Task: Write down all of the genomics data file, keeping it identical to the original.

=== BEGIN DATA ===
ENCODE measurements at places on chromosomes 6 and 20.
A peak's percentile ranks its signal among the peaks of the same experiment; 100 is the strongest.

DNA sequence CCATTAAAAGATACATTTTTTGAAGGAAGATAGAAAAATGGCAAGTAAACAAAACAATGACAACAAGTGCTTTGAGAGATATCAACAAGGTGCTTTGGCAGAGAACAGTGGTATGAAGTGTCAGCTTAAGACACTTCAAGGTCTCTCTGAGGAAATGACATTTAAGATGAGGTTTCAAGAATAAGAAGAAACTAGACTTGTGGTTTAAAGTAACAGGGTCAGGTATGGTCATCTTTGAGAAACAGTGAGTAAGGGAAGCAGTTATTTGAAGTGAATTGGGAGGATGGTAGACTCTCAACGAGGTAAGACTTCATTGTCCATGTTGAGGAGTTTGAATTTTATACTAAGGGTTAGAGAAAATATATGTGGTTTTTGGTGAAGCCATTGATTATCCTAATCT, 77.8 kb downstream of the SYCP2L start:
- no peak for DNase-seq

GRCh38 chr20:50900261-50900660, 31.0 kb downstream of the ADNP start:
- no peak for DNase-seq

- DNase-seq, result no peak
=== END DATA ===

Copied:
ENCODE measurements at places on chromosomes 6 and 20.
A peak's percentile ranks its signal among the peaks of the same experiment; 100 is the strongest.

DNA sequence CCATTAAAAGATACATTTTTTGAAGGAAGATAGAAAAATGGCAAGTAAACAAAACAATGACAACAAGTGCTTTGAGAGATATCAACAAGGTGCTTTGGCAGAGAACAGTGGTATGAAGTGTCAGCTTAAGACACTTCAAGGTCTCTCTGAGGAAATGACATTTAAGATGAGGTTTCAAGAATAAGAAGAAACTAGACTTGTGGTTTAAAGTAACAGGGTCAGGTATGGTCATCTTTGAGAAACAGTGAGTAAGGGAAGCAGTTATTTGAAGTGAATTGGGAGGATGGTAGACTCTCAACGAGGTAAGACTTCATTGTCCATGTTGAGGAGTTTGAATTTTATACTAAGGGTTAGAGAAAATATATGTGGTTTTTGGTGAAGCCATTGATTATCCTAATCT, 77.8 kb downstream of the SYCP2L start:
- no peak for DNase-seq

GRCh38 chr20:50900261-50900660, 31.0 kb downstream of the ADNP start:
- no peak for DNase-seq

- DNase-seq, result no peak